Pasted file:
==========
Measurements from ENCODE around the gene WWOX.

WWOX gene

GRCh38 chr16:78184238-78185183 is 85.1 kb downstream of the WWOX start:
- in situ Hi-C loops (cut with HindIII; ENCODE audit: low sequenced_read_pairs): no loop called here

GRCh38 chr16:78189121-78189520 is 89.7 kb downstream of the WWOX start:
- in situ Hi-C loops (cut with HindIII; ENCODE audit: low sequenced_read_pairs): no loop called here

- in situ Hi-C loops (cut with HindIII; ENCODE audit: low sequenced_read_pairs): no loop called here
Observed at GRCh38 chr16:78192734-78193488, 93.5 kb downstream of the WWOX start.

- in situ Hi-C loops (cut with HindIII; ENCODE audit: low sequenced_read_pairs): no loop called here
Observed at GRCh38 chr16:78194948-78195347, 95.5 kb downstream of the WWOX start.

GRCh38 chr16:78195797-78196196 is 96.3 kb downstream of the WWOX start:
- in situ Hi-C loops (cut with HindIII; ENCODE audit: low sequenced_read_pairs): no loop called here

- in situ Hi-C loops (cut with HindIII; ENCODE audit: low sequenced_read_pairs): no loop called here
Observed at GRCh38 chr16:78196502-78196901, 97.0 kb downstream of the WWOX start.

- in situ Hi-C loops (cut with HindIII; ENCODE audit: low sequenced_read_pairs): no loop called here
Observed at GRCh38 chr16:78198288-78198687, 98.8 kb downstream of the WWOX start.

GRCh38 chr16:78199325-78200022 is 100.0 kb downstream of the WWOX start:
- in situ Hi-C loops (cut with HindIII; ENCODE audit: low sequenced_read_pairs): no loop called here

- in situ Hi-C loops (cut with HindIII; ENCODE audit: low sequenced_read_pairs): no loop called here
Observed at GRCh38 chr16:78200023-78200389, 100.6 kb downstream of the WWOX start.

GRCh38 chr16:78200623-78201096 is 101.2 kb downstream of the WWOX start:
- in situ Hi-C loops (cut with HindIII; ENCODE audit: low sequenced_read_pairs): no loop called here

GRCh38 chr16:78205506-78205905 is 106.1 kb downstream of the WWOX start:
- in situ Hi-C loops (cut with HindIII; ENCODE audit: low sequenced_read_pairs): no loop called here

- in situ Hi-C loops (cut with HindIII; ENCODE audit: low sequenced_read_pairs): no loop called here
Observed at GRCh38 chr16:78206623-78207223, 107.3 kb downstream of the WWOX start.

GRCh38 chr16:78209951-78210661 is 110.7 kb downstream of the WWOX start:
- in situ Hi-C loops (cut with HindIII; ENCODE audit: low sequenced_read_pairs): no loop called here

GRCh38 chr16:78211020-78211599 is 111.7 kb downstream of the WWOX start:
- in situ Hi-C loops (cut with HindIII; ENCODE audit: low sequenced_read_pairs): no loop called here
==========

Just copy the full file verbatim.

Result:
Measurements from ENCODE around the gene WWOX.

WWOX gene

GRCh38 chr16:78184238-78185183 is 85.1 kb downstream of the WWOX start:
- in situ Hi-C loops (cut with HindIII; ENCODE audit: low sequenced_read_pairs): no loop called here

GRCh38 chr16:78189121-78189520 is 89.7 kb downstream of the WWOX start:
- in situ Hi-C loops (cut with HindIII; ENCODE audit: low sequenced_read_pairs): no loop called here

- in situ Hi-C loops (cut with HindIII; ENCODE audit: low sequenced_read_pairs): no loop called here
Observed at GRCh38 chr16:78192734-78193488, 93.5 kb downstream of the WWOX start.

- in situ Hi-C loops (cut with HindIII; ENCODE audit: low sequenced_read_pairs): no loop called here
Observed at GRCh38 chr16:78194948-78195347, 95.5 kb downstream of the WWOX start.

GRCh38 chr16:78195797-78196196 is 96.3 kb downstream of the WWOX start:
- in situ Hi-C loops (cut with HindIII; ENCODE audit: low sequenced_read_pairs): no loop called here

- in situ Hi-C loops (cut with HindIII; ENCODE audit: low sequenced_read_pairs): no loop called here
Observed at GRCh38 chr16:78196502-78196901, 97.0 kb downstream of the WWOX start.

- in situ Hi-C loops (cut with HindIII; ENCODE audit: low sequenced_read_pairs): no loop called here
Observed at GRCh38 chr16:78198288-78198687, 98.8 kb downstream of the WWOX start.

GRCh38 chr16:78199325-78200022 is 100.0 kb downstream of the WWOX start:
- in situ Hi-C loops (cut with HindIII; ENCODE audit: low sequenced_read_pairs): no loop called here

- in situ Hi-C loops (cut with HindIII; ENCODE audit: low sequenced_read_pairs): no loop called here
Observed at GRCh38 chr16:78200023-78200389, 100.6 kb downstream of the WWOX start.

GRCh38 chr16:78200623-78201096 is 101.2 kb downstream of the WWOX start:
- in situ Hi-C loops (cut with HindIII; ENCODE audit: low sequenced_read_pairs): no loop called here

GRCh38 chr16:78205506-78205905 is 106.1 kb downstream of the WWOX start:
- in situ Hi-C loops (cut with HindIII; ENCODE audit: low sequenced_read_pairs): no loop called here

- in situ Hi-C loops (cut with HindIII; ENCODE audit: low sequenced_read_pairs): no loop called here
Observed at GRCh38 chr16:78206623-78207223, 107.3 kb downstream of the WWOX start.

GRCh38 chr16:78209951-78210661 is 110.7 kb downstream of the WWOX start:
- in situ Hi-C loops (cut with HindIII; ENCODE audit: low sequenced_read_pairs): no loop called here

GRCh38 chr16:78211020-78211599 is 111.7 kb downstream of the WWOX start:
- in situ Hi-C loops (cut with HindIII; ENCODE audit: low sequenced_read_pairs): no loop called here